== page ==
Your weekend: All set
Dreaming of catching a life-size pumpkin carriage to a ball? Need a painted Victorian front for your fixer-upper? How about a few assorted thrones? Fifty uniforms with matching hats? A reed boat! All of the above on a 14-foot turntable?
Okay, okay, you get it. It’s Alameda Civic Light Opera’s giant theater prop sale this weekend — an accumulation of 11 years’ worth of props, stage sets, hand and power tools and other theater equipment, all being sold to free up storage space and raise funds for Alameda’s favorite musical theater company. The sale will take place from 10 a.m. to 3 p.m. Saturday and Sunday, February 5-6, in Building 91, 651 West Tower Ave., across from Bladium Sports Club in Alameda Point. And you bet your ruby slippers you’ve got to check it out!
The idea to sell off the props came from Teddy Tabor, director of community relations for ACLO. ACLO, a volunteer-run non-profit company, stages about three shows per season (2009 featured Ragtime, Annie and the highly acclaimed Hair) and runs on an annual budget of $350,000. Its funding comes from grants, donations and fundraising events like this one. As with everything else, cash to keep the show going is getting harder to come by. “We looked at all this stuff and we thought, hey, we could raise some cash, and free up room,” said Tabor, “Let’s have a garage sale.”
“All this stuff” is intimately familiar to Tabor, too. She and her husband, Dr. Richard Tabor, have designed, built and collected almost all of the stage props ACLO is hoping to pass on — a labor of love they have performed on a volunteer basis for 11 seasons and more than 30 shows. Most of the time, the couple keeps a front as a family dental office on a quaint Santa Clara Avenue corner. Come March however, the duo — who share a passion for the stage arts and ACLO in particular — transform themselves into prop designers, carpenters and painters and start cranking out sets for the upcoming season.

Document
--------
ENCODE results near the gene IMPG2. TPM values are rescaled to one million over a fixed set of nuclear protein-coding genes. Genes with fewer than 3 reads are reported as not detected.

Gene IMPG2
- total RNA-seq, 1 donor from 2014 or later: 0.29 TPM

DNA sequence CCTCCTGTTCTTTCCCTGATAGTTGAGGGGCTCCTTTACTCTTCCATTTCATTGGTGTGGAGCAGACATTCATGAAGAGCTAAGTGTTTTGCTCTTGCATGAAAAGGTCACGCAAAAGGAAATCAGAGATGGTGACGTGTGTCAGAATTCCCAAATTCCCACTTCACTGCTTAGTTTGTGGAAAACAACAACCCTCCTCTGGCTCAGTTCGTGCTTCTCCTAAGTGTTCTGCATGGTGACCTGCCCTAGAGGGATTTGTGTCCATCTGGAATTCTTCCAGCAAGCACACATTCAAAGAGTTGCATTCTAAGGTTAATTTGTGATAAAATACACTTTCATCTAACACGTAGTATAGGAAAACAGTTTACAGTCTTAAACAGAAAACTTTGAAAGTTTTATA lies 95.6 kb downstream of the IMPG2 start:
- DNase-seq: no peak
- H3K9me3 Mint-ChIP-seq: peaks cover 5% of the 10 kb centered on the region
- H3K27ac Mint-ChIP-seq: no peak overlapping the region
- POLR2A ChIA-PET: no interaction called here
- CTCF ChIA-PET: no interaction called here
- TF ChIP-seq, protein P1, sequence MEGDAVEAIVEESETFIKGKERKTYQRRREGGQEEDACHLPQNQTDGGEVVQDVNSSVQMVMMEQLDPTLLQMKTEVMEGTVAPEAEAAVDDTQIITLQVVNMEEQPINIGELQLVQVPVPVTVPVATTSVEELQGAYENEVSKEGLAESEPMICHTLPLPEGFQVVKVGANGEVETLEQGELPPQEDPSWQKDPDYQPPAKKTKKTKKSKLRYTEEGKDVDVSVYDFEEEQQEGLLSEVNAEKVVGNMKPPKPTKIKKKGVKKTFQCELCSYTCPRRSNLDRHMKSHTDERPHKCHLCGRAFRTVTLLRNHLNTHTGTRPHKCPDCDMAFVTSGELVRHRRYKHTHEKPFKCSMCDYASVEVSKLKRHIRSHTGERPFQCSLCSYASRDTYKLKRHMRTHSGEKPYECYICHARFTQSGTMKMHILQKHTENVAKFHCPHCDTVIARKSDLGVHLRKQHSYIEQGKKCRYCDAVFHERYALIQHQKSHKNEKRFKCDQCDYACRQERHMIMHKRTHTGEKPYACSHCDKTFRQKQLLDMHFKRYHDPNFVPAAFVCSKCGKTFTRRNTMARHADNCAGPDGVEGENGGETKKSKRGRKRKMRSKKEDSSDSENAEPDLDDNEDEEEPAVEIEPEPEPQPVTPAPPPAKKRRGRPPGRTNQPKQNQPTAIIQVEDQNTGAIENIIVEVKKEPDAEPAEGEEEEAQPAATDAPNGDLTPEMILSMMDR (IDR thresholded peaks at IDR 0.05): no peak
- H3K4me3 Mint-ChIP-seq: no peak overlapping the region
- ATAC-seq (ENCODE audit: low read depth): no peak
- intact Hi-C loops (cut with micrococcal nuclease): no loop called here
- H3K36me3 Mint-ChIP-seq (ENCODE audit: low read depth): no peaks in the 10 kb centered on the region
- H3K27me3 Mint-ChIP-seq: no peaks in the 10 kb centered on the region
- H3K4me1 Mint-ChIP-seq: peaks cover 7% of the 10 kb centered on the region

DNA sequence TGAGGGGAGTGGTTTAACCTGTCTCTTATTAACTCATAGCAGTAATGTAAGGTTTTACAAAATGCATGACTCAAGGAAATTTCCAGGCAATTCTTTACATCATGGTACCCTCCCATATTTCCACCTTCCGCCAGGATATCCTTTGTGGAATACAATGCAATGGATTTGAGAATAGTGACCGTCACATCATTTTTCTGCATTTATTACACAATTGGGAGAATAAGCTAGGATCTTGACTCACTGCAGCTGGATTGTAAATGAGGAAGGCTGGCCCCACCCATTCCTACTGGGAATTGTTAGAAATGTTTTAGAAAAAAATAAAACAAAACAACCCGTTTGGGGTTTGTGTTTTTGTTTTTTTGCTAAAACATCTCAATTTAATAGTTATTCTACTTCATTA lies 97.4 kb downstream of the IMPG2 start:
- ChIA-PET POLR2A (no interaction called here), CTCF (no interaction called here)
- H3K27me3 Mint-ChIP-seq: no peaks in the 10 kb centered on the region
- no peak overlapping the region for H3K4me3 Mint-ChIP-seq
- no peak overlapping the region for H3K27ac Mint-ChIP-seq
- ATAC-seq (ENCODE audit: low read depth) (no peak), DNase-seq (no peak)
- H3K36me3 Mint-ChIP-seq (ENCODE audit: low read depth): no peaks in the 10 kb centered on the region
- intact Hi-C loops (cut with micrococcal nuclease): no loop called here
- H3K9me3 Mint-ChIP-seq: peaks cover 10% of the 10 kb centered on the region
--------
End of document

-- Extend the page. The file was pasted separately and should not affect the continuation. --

The two work off a “wish list” from the show’s director and the set designers, and help come up with creative solutions to stage problems and ways to build what’s needed, whether it be a flying bridge, or a second stage to fit on top of Kofman Auditorium’s original floor. Their favorite stage challenge? A Cinderella coach that had to be large enough to fit two actors inside and sit three outside but small enough to be easily taken on and off the stage, with a pumpkin fully detachable from its frame.
In case anyone thinks Dr. Tabor’s only two passions are teeth and theater, his wife reveals that he was a genetic engineer before he launched his dental career, and that he “dabbles” in woodworking — clearly an understatement in view of the contraptions he has built. She describes him admiringly as the brain behind the prop works, and herself modestly as the set dresser. “Every show is a challenge,” says Teddy, “and my husband loves a challenge. He has an incredible analytical mind. Designing sets provides him with a creative outlet.”
As far as dressing the sets go, Teddy Tabor says, “I just make sure, after everything is set on stage, that it looks authentic; that a Victorian house, for example, looks like a Victorian house — curtains, candles, etc.” Thankfully, the two have no intent of slowing down. They just need the work space, and ACLO can use whatever funds their props can raise.
Some of the items available for sale this weekend, as well as anybody’s viewing pleasure, include half a Model-T from the musical Ragtime, an 1890 upright Steinway piano, a stage coffin, a hodgepodge of sound and lighting equipment, and enough ramps, platforms and staircases — curving, freestanding and otherwise — to bring joy to any backstage enthusiast. A full list of the items is here.
While the hope is that most of the stuff will go to other local theater companies and school drama departments, regular folks are encouraged to come and browse. With a Little Bit of Luck, you are sure to find Something Wonderful or even Perfectly Marvelous that will make you Whistle a Happy Tune on your way home.